Health Care and Real Estate & Retail

Busy Lauth develops into national power: Hoosier entrepreneurs fuel growth at real estate firm

August 13, 2007

Before they had fancy suits or fast cars, the four owners of Lauth Property Group were resourceful teen-agers, busy finding ways to make money.

Chairman Bob Lauth, President Michael Curless and CEO Greg Gurnik each started neighborhood lawn-care businesses. The company's treasurer and chief accounting officer, Larry Palmer, hawked programs at the Indianapolis Motor Speedway.

At the time, their hard work and entrepreneurial instincts helped scrounge up date money. In the last few years, it's helped them turn Indianapolis-based Lauth into one of the nation's largest real estate developers.

The company built $592 million in projects in 2006, up from $143 million in 2004. During the same time period, the company grew from 168 employees to 405. It doubled in revenue from 2004 to 2005, then doubled again from 2005 to 2006. The company plans to pull back the reins on growth a bit now, having carved out an impressive resume.

Lauth is 13th on the 2007 Commercial Property News list of top developers, behind national powerhouses such as Sacramento, Calif.-based Panattoni Development Co., Dallas-based Trammell Crow Co., and Indianapolis rival Duke Realty Corp. And they're building high-profile projects, most notably the 19-story NASCAR Plaza in Charlotte, N.C.

"They have grown substantially," said Abbe Hohmann, senior vice president and principal at the local office of St. Louis- based Colliers Turley Martin Tucker, who worked with Lauth on land assembly for Clay Terrace. "They're now a national developer, dealing with Colliers brokers all over the country."

Going national

The privately held company has projects in more than 20 states and is licensed in every state except for Hawaii. Their focus is on the "smile" states, from California down to Texas and up through the Southeast. They're also nurturing a healthy pipeline of future projects, with more than 2,500 acres under control across the United States.

Only about 20 percent of the company's projects are in Indiana these days-not bad for a firm that has focused on Indiana for most of the 30 years since it was founded in 1977.

In 1995, Lauth bought out his original partner, Terry Eaton. The firm is now owned by Lauth, 56, along with Curless, 43, Gurnik, 52, and Palmer, 49. The men would not disclose the ownership breakdown.

The owners say they have no plans to take the company public, unlike fellow local development powerhouses Duke, Simon Property Group and Kite Realty Group. Bob Lauth said private ownership is one of the company's greatest advantages, since it allows for more of a longterm focus.

"Public companies are judged quarter to quarter," he said. "In the real estate business, the cycles are much longer than that. We think it's a fundamental benefit being privately held."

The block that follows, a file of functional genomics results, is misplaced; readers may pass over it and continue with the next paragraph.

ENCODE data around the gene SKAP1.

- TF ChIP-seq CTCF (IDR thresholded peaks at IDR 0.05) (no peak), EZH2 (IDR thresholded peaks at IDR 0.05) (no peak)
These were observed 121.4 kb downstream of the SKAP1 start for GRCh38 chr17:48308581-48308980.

Another strong point for the company is its diversification. The company's efforts are spread, roughly evenly, over office, distribution, health care and retail. Lauth said that should help shield it from downturns, including the housing slowdown. So far, Lauth's growth has been organic, but it may consider acquisitions in the future.

Taking care of employees

The executives say Lauth's biggest challenge is to attract and retain the highestcaliber talent. They've made it their top priority over the last several years.

Perks include an in-house gym, drycleaning service and top-of-the-line pay and benefits. Top employees are awarded with free lunches on Fridays, upscale dinners and all-expenses-paid vacations. All the efforts are paying off: Lauth's turnover is about 14 percent, compared with an industry average of 36 percent.

New employees are welcomed with an actual red carpet and a personal note from Lauth, who also writes to each employee on their anniversaries.

They decided to close the office at 4:30 p.m. on Fridays, with no exceptions. When the early closing time began, tow trucks circled the lot and hooked up cars still on the premises at 4:35 p.m. They didn't actually tow the cars away, just circled the lot with them attached to make a point.

"It's important because people have families," Curless said. "There's a balance."

Some days, Bob Lauth pushes an ice cream cart around the office. He even shares his favorite motivational books with employees. He buys them in bulk, leaving several copies in conference rooms.

Recent selections include "The Purpose Driven Life" by Rick Warren, "It's Your Ship: Management Techniques from the Best Damn Ship in the Navy" by Capt. D. Michael Abrashoff, and "Father to Daughter: Life Lessons on Raising a Girl" by Harry H. Harrison Jr.

Lauth has three daughters, all in their 20s. One is a lawyer, another a physician, and the youngest is a sophomore at Indiana University. At least for now, none of his daughters plans to follow in the development business.

One of the challenges of fast growth is maintaining the culture with new hires, and across regional offices. Even at this, Lauth said the company is strong.

Asked about any weaknesses in the company, Lauth said he couldn't think of any.

"Are there things we can get better at?" he asked. "Everything."

One challenge will be cultivating another generation of company leaders with the same sort of entrepreneurial instincts.

Lauth, Curless, Gurnik and Palmer didn't know each other at the time, but each attended public high schools in Indianapolis, where they played basketball, wrestled and ran track. But that's only when they weren't delivering newspapers or selling stuff door-to-door.
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